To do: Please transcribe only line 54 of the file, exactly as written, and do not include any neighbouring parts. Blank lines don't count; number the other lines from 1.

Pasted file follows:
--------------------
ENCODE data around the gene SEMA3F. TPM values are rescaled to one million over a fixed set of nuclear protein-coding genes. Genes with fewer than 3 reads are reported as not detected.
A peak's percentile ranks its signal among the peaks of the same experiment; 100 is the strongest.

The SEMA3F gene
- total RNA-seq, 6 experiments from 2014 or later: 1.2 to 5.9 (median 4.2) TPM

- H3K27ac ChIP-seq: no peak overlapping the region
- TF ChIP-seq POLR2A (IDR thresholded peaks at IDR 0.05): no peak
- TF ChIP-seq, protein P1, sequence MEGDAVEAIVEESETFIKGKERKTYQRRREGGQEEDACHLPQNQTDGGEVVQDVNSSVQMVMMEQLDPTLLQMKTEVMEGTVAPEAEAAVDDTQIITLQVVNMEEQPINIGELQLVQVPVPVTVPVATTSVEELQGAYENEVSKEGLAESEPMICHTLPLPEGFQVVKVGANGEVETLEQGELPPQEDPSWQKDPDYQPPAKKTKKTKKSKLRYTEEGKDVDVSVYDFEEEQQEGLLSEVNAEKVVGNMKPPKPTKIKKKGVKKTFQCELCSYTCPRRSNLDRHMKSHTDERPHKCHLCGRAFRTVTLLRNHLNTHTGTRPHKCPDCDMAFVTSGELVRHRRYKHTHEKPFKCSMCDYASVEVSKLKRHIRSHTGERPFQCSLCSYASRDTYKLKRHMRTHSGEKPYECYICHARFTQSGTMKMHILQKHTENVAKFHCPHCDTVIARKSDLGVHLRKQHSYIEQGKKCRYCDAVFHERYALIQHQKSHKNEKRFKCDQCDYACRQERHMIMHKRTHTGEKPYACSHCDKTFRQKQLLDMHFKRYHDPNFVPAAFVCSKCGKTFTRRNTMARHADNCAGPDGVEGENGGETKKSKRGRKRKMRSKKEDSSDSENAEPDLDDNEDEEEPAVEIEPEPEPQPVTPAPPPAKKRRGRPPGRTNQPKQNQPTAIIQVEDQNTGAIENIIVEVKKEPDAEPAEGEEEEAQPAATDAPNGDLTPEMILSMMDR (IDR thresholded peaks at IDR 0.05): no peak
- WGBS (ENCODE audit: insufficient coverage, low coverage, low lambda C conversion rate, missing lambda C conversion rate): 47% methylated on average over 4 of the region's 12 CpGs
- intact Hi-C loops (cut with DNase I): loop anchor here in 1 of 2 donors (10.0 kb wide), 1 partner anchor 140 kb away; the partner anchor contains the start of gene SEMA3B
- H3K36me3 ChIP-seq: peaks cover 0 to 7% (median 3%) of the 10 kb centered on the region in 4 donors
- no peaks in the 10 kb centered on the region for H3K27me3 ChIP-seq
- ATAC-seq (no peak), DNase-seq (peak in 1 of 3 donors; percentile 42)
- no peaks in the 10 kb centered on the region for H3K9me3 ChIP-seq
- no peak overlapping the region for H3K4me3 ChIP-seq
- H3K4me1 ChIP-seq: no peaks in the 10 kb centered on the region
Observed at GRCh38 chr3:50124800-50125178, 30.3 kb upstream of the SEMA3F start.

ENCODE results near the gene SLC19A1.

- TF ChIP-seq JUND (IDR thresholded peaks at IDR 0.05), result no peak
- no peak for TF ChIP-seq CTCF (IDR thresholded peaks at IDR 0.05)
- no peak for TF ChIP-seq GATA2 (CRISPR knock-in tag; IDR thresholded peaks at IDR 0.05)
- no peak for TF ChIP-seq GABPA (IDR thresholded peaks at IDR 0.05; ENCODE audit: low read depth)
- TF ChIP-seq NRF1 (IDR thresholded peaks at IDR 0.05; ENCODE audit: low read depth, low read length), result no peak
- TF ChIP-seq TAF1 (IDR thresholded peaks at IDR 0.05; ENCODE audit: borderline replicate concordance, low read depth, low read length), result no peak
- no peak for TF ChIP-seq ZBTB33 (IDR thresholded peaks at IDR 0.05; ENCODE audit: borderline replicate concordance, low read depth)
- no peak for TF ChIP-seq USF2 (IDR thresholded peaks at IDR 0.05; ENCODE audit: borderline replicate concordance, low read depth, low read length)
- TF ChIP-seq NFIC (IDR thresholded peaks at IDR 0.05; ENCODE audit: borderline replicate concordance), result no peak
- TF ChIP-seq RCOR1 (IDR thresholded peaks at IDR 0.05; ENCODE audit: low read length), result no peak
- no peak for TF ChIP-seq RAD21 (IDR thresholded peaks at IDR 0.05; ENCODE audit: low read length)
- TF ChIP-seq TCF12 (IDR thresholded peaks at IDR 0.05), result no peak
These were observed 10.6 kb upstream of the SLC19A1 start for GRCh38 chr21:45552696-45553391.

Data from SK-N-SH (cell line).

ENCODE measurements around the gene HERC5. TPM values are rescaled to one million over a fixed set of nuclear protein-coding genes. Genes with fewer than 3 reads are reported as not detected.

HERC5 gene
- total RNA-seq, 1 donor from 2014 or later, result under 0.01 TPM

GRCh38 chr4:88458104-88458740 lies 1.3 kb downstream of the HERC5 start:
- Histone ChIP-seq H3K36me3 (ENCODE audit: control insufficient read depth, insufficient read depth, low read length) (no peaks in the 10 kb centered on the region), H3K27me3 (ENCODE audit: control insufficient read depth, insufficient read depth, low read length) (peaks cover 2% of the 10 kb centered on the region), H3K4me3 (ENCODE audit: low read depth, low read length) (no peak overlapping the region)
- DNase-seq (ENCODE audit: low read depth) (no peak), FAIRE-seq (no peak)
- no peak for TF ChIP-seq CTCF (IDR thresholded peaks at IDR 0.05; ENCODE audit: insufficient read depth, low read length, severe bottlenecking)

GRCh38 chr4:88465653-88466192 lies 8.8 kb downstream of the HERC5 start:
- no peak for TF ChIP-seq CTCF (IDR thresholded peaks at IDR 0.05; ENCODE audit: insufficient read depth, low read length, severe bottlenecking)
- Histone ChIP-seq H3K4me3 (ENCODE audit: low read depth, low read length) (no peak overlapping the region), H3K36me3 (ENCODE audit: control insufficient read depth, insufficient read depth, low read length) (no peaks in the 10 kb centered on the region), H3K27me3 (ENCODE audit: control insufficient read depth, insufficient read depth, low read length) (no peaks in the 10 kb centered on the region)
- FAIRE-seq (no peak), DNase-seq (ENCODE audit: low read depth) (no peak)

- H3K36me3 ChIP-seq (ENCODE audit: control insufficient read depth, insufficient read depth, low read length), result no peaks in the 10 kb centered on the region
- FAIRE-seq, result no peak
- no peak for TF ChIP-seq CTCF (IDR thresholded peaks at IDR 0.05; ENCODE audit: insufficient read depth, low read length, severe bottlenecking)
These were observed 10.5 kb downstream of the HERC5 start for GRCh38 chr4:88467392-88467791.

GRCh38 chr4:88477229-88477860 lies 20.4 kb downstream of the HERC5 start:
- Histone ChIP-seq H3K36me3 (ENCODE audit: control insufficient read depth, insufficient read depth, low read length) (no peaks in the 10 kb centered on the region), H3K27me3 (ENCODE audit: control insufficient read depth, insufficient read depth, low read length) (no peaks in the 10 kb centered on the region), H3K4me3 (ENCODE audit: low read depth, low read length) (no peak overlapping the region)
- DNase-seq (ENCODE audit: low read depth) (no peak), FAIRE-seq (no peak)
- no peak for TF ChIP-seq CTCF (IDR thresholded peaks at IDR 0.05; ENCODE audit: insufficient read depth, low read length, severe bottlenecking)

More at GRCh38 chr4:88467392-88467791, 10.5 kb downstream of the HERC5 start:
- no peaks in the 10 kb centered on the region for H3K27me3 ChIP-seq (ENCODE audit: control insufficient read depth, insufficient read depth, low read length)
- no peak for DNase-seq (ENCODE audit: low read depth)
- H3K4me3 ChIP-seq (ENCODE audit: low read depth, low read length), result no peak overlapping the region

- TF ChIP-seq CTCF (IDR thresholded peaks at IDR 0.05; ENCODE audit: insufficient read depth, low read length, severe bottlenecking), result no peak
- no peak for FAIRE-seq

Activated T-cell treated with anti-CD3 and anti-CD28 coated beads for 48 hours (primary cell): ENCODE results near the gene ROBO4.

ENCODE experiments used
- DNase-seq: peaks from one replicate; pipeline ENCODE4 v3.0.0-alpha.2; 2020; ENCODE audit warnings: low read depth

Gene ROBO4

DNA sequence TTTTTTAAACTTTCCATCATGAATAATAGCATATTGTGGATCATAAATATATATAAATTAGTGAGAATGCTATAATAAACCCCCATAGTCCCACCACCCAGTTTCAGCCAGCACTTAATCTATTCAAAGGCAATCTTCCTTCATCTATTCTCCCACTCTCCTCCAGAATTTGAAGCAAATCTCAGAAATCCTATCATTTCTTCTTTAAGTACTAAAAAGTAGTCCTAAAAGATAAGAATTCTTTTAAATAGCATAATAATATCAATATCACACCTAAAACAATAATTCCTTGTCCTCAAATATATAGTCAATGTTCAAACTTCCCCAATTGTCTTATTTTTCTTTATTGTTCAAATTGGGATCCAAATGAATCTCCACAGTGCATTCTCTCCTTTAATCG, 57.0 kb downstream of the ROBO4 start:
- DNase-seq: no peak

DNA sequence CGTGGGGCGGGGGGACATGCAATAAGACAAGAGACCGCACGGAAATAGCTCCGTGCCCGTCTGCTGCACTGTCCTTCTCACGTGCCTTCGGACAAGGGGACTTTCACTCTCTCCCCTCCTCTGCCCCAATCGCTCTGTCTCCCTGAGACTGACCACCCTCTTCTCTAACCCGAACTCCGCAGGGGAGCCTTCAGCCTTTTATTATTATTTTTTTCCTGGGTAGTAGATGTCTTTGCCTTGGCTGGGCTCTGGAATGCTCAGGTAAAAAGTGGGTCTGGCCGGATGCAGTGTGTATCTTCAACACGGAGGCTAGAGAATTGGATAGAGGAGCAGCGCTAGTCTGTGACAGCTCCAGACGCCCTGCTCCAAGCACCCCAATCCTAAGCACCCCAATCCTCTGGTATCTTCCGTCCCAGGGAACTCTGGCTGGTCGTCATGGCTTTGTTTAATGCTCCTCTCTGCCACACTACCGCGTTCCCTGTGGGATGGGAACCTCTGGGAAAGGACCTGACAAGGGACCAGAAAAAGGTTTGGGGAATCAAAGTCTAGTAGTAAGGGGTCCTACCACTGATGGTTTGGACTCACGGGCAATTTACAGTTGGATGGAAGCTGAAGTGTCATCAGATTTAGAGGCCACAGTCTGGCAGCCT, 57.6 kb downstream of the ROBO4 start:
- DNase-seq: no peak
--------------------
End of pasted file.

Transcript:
- H3K4me3 ChIP-seq (ENCODE audit: low read depth, low read length), result no peak overlapping the region